PRINT May 2000


Following the efforts of artists like Liz Larner and Jim Isermann, alongside the larger concerns of their work a whole new category of West Coast abstraction has emerged that is at once revisionist and—here’s the hook—irony-free. For this “next generation,” only the barest vestiges of a critical cover remain to mask the frivolity of aesthetic play or experiment. Their avenues of choice are those ungainly in-between moments of late-modern art history when painting began to morph into sculpture, projecting its mass up to the ceiling, down to the floor, from wall to wall, or simply out into the room. The shaped canvas—that much-maligned solution to painting’s constraining rectilinearity—is back, as are all sorts of Rymanesque variations on the support/surface relation. Once again, painting appears to be hesitating productively at the threshold between the easel and the mural.

Heidi Kidon is a young painter based in Los Angeles who makes regular use of all the above strategies (and a few more besides), which, for both good and ill, has gotten her lumped in with the local “formalist resurgence.” If the label’s usefulness is questionable even with regard to its foremost proponents—Laura Owens, Monique Prieto, and Ingrid Calame—in Kidon’s case it applies only in the most superficial sense. Like the others, she is attempting to revitalize the practice of painting without straying too far outside its categorical bounds. Her imagery, too, inclines toward the nonobjective: marks about mark-making, surfaces retroactively describing the process of their own build-up, and so on. But if the foreign elements intruding on her more recent work are essentially “chips off the old block”—still related to the tautological exploration of painterly substance—this substance is increasingly understood to be conditioned as much by external imperatives as internal ones. And it is at this point, where objective autonomy is invaded by a range of contextual concerns, that Kidon’s work suddenly veers off in a separate direction; its ontological framework expanding rapaciously from one exhibition to the next as each subsequent phase of its display, exchange, circulation, and reproduction is incorporated into its “content.”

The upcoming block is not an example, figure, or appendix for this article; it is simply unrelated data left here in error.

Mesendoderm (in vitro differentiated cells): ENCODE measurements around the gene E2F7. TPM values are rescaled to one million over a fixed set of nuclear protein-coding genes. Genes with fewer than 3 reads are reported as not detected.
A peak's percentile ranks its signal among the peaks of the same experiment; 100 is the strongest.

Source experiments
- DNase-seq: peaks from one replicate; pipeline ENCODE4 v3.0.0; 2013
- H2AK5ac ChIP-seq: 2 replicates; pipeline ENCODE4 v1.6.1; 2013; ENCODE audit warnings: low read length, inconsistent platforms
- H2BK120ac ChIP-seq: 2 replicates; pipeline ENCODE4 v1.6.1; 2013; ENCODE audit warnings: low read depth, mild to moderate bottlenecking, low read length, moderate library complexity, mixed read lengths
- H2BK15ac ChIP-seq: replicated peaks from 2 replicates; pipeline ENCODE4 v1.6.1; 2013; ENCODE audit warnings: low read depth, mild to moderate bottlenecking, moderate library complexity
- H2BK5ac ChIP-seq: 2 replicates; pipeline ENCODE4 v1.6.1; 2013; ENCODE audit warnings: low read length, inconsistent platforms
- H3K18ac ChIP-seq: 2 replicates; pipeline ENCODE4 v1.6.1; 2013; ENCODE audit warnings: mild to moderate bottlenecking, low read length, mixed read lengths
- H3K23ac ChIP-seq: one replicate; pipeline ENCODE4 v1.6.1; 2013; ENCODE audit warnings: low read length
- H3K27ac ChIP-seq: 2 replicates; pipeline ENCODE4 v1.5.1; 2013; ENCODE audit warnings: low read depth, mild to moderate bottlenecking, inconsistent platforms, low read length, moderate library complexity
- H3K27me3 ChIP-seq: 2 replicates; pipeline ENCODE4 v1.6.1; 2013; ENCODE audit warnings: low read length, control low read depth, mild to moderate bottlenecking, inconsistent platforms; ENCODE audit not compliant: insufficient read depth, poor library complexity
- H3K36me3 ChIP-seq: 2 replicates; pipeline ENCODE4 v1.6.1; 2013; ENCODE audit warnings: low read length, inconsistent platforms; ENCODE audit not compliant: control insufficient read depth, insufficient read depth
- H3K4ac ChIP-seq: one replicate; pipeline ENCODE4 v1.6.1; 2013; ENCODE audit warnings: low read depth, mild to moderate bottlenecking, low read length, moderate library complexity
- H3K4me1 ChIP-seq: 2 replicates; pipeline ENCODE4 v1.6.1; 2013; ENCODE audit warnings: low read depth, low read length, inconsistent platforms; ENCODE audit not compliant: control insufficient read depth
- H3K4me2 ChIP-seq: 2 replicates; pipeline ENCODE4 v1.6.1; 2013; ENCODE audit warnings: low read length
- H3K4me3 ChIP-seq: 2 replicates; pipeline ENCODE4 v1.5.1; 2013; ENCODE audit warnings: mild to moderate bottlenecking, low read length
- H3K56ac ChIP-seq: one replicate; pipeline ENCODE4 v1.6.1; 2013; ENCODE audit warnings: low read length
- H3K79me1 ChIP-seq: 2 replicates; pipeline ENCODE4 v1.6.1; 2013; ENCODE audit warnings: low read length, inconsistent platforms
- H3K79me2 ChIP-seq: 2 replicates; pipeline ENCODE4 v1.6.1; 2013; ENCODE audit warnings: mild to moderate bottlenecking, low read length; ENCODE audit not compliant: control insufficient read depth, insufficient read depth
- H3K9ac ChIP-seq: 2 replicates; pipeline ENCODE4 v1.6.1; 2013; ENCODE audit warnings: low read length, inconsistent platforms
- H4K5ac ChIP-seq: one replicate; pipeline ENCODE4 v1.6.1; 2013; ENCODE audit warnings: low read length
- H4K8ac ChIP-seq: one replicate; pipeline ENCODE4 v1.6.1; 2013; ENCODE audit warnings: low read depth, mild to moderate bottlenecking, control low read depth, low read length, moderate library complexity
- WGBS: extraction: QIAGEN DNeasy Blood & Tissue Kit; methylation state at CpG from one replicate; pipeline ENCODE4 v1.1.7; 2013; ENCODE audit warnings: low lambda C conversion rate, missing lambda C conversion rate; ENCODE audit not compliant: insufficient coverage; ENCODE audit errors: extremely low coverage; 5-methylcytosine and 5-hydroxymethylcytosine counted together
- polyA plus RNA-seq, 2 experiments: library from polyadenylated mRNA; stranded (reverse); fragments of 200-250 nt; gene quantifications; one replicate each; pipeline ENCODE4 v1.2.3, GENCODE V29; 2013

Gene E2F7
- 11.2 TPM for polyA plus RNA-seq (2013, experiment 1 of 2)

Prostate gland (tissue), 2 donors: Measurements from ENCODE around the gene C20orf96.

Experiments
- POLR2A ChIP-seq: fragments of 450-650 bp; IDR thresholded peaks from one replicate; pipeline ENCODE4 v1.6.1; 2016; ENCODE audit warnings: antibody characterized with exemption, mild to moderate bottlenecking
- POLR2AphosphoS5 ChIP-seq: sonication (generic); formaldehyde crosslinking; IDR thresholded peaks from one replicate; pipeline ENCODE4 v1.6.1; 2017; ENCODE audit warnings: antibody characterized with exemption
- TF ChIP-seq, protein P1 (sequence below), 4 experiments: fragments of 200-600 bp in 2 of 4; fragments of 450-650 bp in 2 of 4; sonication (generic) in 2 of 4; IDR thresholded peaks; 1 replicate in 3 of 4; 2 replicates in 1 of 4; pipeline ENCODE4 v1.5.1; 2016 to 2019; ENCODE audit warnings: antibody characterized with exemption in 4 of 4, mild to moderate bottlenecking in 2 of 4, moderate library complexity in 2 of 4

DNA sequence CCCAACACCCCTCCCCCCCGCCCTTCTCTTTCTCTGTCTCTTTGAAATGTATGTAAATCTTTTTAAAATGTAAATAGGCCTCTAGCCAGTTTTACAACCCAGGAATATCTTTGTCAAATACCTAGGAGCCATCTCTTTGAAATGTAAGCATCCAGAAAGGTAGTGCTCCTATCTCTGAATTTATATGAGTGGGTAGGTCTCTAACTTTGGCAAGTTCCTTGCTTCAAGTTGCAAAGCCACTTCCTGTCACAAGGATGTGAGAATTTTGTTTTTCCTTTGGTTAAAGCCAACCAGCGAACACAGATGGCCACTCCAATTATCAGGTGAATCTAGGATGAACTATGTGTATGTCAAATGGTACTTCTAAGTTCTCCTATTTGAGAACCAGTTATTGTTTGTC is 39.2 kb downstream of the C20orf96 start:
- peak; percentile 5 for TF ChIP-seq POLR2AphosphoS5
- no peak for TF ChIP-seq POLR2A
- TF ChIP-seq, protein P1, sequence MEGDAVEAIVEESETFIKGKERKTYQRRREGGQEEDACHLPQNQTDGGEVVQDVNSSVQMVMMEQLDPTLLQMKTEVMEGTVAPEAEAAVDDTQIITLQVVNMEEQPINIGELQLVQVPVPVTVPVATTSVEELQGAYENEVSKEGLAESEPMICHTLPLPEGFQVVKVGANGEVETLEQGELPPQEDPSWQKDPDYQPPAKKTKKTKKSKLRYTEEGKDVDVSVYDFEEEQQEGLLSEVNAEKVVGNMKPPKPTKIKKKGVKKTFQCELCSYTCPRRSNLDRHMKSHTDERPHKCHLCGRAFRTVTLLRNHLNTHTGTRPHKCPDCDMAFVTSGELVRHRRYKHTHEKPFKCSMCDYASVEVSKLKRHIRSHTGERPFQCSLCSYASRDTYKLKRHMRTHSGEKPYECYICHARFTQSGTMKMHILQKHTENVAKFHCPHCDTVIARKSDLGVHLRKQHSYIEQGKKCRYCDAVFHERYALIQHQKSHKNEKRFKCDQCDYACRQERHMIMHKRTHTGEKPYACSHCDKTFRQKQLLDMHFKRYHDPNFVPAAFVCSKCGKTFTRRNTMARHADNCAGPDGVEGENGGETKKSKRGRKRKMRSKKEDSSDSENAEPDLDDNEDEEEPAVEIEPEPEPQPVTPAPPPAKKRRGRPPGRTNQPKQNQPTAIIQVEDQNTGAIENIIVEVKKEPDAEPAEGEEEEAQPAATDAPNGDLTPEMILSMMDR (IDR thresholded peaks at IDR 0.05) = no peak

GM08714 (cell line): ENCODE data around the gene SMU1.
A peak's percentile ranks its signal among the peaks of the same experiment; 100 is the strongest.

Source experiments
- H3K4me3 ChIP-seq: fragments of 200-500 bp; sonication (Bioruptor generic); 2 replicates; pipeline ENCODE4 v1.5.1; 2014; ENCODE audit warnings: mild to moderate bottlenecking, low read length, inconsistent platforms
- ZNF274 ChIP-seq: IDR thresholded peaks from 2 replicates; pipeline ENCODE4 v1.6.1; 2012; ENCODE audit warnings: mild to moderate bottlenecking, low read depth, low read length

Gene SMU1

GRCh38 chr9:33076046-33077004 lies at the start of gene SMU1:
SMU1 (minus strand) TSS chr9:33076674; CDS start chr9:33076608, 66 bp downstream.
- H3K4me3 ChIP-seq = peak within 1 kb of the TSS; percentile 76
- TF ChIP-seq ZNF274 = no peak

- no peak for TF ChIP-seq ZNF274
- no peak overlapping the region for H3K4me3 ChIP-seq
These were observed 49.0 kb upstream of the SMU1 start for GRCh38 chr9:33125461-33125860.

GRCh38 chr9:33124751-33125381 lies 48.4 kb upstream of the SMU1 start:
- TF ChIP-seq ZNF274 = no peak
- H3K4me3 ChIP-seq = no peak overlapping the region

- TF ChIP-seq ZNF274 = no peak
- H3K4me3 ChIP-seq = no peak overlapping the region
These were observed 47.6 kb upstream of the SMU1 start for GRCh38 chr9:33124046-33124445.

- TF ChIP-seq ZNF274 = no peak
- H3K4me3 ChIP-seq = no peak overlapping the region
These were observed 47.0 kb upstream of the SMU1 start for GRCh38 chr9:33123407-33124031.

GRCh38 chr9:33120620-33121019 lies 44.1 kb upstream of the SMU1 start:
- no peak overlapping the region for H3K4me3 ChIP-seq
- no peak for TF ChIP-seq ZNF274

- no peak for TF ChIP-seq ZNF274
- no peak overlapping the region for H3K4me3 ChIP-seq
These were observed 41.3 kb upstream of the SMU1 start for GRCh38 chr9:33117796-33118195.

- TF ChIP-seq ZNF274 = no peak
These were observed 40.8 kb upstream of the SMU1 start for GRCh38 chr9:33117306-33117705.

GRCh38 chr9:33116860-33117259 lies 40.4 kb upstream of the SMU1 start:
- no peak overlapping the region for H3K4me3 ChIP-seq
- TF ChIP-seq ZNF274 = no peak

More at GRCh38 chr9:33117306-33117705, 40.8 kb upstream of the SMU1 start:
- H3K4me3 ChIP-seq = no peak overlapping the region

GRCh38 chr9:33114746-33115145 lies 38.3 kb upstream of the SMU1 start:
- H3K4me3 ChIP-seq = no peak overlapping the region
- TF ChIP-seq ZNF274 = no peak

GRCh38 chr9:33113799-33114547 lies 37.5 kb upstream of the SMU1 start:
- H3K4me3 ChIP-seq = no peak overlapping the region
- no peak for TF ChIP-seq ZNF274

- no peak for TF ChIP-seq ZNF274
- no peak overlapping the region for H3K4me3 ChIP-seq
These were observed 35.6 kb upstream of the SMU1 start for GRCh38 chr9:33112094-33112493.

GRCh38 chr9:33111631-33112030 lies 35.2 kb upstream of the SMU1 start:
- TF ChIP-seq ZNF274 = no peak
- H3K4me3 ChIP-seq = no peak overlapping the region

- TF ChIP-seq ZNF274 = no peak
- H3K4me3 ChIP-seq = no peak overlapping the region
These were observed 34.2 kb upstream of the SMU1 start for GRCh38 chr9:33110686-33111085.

Exemplary in this regard is Top the Logical Path of the Logical, the first painting of Kidon’s that I came across in a 1998 group show at LACE (“Color Me Mine,” co-curated by Michelle Guy and Stephen Criqui), where it commandeered a good part of the gallery’s back wall as well as the floor in front of it. A dense clustering arrangement of small geometric shapes sprawled out at our feet as though reflecting, in 3-D form, the painting’s own pictorial layout. Initially suggesting a freeform model of urban space, it was revealed on closer inspection to be composed entirely of canvas and plywood milling residue, no doubt left over from the fabrication of the support. A somewhat more fantastic or grotesque scenario began to take shape: One imagined that the painterly whole had been shattered to bits and was now caught in a process of mercury-like recombination.